Dear Readers: A long time supporter of the Mystagogy Resource Center has informed me that they would like to donate $3000 to help me continue the work of this ministry, but they will only do it as a matching donation, which means that this generous donation will only be made after you help me raise a total of $3000. If you can help make this happen, it will be greatly appreciated and it would be greatly helpful to me, as I have not done a fundraiser this year. If you enjoy the work done here and want to see more of it, please make whatever contribution you can through the DONATE link below. Thank you!
(Total So Far - Day 11: $2740)

December 18, 2020

The Skull of Saint Sebastian in Bavaria

 
Saint Sebastian was martyred during the Roman emperor Diocletian’s persecution of Christians, around the year 288. Nearly 80 years after his death, around 367, his remains were moved to a basilica in Rome, built by Pope Damasus I. His body, or at least some relics from his body were reportedly removed and shared with a community of monks in France. His skull was sent to a German monastery in Ebersberg in 934. This monastery became one of the most important pilgrimage sites in southern Germany, as people flocked to venerate the skull of Saint Sebastian, which was believed to have miraculous power.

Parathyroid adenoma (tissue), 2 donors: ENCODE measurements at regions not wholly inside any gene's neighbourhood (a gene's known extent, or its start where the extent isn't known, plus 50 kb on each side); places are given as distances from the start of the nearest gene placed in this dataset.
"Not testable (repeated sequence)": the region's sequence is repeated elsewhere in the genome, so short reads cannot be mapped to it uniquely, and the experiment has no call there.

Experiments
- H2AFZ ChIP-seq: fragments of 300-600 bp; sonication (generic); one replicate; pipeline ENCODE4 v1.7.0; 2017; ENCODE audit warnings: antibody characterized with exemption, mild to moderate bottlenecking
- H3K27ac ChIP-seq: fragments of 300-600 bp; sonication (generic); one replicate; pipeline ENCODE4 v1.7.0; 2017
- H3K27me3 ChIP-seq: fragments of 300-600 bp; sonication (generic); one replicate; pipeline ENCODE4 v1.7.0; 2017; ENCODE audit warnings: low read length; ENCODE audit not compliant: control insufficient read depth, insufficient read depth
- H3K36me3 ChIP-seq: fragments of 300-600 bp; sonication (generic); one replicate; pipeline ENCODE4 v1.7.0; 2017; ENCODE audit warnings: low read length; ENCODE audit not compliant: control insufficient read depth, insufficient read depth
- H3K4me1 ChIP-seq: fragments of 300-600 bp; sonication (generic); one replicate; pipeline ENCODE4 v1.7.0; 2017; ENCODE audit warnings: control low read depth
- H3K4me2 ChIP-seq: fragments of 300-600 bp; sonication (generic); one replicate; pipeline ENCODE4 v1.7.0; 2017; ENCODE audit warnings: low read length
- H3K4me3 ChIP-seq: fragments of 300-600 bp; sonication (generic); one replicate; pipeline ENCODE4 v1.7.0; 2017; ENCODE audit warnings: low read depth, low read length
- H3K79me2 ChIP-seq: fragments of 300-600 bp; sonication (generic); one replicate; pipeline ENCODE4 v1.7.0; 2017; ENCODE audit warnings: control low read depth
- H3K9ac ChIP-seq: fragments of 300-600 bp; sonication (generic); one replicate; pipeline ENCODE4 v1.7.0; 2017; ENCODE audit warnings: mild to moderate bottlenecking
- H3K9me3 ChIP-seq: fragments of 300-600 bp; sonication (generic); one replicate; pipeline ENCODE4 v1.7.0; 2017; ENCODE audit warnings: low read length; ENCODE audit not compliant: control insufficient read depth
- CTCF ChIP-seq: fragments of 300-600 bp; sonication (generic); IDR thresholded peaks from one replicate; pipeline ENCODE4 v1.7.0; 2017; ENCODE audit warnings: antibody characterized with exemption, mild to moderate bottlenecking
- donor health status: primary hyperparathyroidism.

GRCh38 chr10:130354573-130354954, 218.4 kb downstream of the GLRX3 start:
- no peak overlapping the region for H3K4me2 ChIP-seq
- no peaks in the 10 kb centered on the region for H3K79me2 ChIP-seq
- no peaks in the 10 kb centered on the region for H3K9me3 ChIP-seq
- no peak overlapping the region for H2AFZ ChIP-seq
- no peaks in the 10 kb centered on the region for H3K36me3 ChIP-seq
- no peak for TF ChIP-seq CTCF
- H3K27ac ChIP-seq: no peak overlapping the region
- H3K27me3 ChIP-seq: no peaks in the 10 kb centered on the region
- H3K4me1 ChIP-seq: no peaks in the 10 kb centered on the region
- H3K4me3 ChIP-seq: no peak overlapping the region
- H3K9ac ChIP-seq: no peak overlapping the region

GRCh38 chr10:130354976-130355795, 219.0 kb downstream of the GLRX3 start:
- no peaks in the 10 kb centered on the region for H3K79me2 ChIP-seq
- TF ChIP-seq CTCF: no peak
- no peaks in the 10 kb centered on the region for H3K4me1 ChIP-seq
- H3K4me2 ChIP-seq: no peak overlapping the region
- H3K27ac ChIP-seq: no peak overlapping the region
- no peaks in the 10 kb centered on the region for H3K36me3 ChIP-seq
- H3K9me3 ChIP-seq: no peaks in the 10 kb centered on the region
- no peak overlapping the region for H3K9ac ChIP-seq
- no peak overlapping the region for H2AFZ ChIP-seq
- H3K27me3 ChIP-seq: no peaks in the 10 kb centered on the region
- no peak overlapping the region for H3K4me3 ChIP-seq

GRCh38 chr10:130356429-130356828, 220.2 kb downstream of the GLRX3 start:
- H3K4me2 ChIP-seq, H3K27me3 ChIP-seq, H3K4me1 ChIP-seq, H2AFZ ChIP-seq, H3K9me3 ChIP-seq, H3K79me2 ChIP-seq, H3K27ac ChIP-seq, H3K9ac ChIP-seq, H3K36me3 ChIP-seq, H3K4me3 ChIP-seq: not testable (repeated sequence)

In 1007 the monastery was converted into a Benedictine abbey, and in 1450 the skull was placed in the current silver-encased bust reliquary. It is said the silver-encased cranium was used as a cup in which to present the consecrated wine of the Holy Eucharist to the faithful during the feast of Saint Sebastian. It is further believed the cranium was used by the faithful to drink wine so their diseases could be cured. The relic remains in its case today in the reliquary in the parish church of Saint Sebastian in Ebersberg of Upper Bavaria.